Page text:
Here the story remained until a brilliant Australian food technologist, the late Keith Farrar, looked into the issue.  He cast doubt on the theory that the lead poisoning was the result of eating tinned food, pointing out that lead ingested in food is mostly passed out, andalso pointing out a  a number of theoretical and practical issues with it.  This provoked a too-ing and fro-ing of scientific papers which the curious can pick up from the internet.  At first I was convinced by the ‘Beattie and Geiger’ argument but the logic of Farrar’s refutation worried me.  Could there be, I though, another and completely different source of lead poisoning on these ships?  One of the things which Farrar had pointed out was that lead is much more easily taken up by the body when dissolved in water rather than included in solid food.   This got me thinking: could there be a source of lead pollution in the water systems of the ships?

One of the other things which had always puzzled me about the ‘tin can’ thesis was that by the 1840’s tinned food was in pervasive use on all sorts of Expeditions, in the Royal Navy, the Army and other places.  For example, Fitzjames and his comrades on the Euphrates Expedition took large quantities of ‘preserved meats’, or tinned food in the parlance of the day.  Yet there were no signs of the apparently cataclysmic effects of lead poisoning on these Expeditions. I started to look for a source of lead poisoning through water on the Franklin Expedition which would have been UNIQUE to the 1845 Expedition. And I soon found one.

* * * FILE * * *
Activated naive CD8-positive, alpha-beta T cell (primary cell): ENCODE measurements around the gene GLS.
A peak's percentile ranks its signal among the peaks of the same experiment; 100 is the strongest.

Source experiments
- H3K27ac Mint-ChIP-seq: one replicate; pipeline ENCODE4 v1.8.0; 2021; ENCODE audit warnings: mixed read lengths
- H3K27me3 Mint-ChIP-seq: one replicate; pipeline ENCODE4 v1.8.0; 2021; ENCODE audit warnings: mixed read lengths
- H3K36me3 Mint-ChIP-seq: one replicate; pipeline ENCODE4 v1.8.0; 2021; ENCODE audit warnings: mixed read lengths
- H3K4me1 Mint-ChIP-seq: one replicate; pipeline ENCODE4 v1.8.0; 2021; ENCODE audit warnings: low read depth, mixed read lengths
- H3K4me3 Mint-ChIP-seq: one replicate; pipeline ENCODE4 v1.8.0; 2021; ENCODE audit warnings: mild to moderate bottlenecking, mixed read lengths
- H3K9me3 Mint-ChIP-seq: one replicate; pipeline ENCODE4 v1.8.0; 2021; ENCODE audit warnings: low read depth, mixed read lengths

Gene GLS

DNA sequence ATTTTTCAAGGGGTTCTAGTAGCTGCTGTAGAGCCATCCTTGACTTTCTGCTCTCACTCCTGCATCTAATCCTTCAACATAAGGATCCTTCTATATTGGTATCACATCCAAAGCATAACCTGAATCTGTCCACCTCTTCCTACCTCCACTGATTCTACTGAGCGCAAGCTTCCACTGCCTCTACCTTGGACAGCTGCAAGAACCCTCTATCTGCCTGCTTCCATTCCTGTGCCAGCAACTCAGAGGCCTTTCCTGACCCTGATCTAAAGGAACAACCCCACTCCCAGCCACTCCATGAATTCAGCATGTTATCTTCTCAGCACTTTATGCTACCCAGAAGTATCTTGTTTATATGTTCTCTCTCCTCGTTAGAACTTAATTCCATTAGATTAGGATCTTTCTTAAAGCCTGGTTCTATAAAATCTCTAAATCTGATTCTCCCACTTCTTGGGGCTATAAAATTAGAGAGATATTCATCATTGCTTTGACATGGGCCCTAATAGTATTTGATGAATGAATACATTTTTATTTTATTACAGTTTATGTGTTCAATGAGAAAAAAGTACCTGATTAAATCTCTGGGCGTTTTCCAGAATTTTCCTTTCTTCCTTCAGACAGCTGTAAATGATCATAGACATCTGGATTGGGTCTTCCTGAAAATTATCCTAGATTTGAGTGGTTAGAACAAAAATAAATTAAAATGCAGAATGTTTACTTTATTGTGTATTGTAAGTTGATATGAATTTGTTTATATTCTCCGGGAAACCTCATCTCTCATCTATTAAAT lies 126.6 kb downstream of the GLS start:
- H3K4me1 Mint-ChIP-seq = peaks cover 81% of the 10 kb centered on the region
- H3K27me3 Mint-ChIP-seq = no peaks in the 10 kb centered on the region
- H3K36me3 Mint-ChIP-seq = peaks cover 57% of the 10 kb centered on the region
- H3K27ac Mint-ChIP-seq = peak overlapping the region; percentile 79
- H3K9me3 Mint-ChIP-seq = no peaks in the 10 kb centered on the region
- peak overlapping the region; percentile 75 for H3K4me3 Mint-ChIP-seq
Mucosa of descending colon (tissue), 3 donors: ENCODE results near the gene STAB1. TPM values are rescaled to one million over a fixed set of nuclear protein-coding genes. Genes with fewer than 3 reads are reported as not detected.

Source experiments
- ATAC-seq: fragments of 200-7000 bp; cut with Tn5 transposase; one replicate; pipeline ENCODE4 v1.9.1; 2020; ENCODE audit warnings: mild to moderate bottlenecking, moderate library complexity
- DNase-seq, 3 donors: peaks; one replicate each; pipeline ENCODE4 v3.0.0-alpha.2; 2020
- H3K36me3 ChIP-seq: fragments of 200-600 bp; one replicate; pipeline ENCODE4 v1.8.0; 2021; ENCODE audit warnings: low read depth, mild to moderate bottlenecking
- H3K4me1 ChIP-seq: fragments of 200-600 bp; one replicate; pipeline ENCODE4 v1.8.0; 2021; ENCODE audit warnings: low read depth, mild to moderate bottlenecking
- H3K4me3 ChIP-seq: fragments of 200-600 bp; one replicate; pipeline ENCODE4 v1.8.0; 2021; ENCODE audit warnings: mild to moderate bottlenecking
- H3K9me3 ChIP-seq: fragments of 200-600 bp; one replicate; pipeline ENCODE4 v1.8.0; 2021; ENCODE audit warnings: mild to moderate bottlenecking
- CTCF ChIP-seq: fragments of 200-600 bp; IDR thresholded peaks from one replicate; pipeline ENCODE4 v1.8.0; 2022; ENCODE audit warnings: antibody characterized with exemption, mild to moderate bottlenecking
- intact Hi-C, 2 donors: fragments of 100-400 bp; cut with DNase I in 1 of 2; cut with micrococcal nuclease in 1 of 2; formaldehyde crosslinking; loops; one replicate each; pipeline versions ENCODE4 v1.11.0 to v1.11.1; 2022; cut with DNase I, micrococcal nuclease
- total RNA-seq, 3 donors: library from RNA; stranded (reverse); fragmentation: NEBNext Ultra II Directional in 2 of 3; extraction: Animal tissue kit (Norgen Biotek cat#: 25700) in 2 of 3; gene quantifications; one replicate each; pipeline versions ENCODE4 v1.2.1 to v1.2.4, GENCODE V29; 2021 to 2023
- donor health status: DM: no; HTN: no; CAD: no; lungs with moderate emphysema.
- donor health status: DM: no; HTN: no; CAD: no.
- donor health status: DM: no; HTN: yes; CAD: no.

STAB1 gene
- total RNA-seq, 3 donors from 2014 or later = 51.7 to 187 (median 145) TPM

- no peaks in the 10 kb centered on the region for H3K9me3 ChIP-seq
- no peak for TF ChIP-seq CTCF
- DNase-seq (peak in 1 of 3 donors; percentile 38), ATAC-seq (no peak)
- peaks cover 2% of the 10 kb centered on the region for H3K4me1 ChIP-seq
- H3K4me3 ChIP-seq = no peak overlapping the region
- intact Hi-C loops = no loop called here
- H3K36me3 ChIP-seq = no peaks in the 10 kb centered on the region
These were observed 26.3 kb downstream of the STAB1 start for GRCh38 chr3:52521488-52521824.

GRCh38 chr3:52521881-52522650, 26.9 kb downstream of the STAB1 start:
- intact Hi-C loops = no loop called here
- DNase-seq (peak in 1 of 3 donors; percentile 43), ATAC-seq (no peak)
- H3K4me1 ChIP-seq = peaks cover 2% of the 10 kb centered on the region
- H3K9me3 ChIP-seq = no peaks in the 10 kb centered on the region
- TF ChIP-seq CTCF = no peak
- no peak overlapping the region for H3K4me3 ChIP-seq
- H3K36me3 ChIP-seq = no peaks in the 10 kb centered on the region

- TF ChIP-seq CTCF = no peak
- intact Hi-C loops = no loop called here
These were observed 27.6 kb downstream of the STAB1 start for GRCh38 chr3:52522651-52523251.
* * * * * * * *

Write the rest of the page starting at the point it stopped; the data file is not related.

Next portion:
All the authorities, including Cyriax, quoted contemporary journalists’ accounts of their visits to the Erebus and Terror immediately before they sailed as saying that the ships had a unique steam heating system, and of course we know they were uniquely fitted with converted locomotive engines for auxiliary propulsion.  I consulted the ships plans held at the National Maritime Museum in Greenwich and soon, just as easily as Owen Beattie and John Geiger had done, put two and two apparently to derive four.  You can read the result in the paper.

I still believe that IF lead poisoning occurred on the Expedition, it must have been borne by water.  Elementary mathematics shows that it would have been utterly impossible for the tinned food taken on the Expedition to have caused lead poisoning on the scale still asserted by those who still clink to the ‘tin can’ thesis.

One of the first people to contact me on publication of my original paper was Peter Carney.  Peter pointed out that I had incorrectly interpreted the contemporary plans in my paper.  We entered into correspondence and decided to collaborate on a re-examination of the plans and the contemporary evidence for the fitting out of the ships.  The result is presented here. While this demonstrated that there was no steam heating system fitted, it did not invalidate the thesis that water could still have led to substantial lead poisoning, uniquely on this Expedition.  And this is something which Peter continues to research.

The other issue is the extent to which the original evidence from the 1980’s can be used to demonstrate exceptional (for the time) levels of lead poisoning.  Research into this continues also.

Of course the relocation of HMS Erebus and the possibility to learn from whatever is contained in her moves the focus of Franklin research from exclusively mining nineteenth century records to twenty-first century archaeology. Though now flawed, this original paper still stands as a refutation of the ‘tin can thesis’ and helped set me off on a long road for further research.